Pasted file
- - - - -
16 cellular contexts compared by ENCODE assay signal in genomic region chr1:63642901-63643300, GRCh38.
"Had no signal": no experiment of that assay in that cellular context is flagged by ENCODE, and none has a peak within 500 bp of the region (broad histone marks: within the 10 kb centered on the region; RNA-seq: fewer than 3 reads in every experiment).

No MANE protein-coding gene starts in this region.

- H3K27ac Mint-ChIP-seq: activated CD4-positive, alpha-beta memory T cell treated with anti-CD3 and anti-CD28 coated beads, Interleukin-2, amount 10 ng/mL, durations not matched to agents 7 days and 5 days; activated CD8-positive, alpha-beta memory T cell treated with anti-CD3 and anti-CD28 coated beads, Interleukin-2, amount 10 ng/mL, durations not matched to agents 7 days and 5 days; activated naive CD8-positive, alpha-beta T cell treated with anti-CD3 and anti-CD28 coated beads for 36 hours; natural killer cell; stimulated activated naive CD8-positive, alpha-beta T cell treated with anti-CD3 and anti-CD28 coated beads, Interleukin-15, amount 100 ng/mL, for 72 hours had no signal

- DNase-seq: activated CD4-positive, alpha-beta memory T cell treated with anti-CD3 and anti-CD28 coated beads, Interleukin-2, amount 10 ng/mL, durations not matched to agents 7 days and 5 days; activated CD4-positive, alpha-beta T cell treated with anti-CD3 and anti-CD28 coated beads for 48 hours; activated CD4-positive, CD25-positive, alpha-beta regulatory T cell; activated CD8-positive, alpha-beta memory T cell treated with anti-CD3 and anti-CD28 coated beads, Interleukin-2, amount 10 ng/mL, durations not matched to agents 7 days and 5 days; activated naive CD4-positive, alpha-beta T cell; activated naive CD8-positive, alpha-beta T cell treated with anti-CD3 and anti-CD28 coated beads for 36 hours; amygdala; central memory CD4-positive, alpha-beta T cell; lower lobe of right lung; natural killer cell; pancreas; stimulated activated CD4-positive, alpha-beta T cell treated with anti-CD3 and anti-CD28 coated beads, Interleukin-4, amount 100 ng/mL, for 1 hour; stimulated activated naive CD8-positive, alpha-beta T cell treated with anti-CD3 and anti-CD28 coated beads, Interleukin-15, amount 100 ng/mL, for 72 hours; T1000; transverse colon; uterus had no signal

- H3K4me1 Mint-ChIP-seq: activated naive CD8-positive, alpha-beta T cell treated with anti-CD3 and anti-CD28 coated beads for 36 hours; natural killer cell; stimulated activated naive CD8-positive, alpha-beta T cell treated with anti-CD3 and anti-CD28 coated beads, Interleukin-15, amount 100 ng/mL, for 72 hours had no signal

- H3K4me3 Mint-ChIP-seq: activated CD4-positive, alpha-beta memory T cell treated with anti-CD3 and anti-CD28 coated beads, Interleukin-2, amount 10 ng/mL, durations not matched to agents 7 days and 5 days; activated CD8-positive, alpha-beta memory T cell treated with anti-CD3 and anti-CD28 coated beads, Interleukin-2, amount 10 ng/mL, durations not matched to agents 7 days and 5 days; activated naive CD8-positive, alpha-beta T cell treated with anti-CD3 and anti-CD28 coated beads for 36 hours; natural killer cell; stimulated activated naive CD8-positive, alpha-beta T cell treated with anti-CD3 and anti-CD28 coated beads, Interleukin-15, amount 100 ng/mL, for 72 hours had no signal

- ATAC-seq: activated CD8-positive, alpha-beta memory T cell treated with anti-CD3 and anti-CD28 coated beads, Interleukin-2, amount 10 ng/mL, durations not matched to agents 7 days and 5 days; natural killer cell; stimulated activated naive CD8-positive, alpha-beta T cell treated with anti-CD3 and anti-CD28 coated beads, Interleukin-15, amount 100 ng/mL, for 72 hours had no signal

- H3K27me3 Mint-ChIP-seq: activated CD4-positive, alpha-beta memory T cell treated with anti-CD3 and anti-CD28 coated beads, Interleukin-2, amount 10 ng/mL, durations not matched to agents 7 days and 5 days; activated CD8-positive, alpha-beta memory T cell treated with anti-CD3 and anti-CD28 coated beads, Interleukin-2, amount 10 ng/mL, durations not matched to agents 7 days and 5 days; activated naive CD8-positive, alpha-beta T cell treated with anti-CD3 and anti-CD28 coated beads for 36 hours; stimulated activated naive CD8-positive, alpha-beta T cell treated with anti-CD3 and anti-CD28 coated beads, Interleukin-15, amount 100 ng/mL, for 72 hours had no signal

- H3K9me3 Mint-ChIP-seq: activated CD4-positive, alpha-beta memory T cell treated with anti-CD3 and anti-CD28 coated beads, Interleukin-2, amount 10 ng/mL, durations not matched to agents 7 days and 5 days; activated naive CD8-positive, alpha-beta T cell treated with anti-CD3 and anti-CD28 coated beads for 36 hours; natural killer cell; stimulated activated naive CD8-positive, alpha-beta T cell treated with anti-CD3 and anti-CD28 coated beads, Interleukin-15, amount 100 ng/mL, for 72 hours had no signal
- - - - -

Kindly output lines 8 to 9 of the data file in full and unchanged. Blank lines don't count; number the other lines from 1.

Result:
- ATAC-seq: activated CD8-positive, alpha-beta memory T cell treated with anti-CD3 and anti-CD28 coated beads, Interleukin-2, amount 10 ng/mL, durations not matched to agents 7 days and 5 days; natural killer cell; stimulated activated naive CD8-positive, alpha-beta T cell treated with anti-CD3 and anti-CD28 coated beads, Interleukin-15, amount 100 ng/mL, for 72 hours had no signal

- H3K27me3 Mint-ChIP-seq: activated CD4-positive, alpha-beta memory T cell treated with anti-CD3 and anti-CD28 coated beads, Interleukin-2, amount 10 ng/mL, durations not matched to agents 7 days and 5 days; activated CD8-positive, alpha-beta memory T cell treated with anti-CD3 and anti-CD28 coated beads, Interleukin-2, amount 10 ng/mL, durations not matched to agents 7 days and 5 days; activated naive CD8-positive, alpha-beta T cell treated with anti-CD3 and anti-CD28 coated beads for 36 hours; stimulated activated naive CD8-positive, alpha-beta T cell treated with anti-CD3 and anti-CD28 coated beads, Interleukin-15, amount 100 ng/mL, for 72 hours had no signal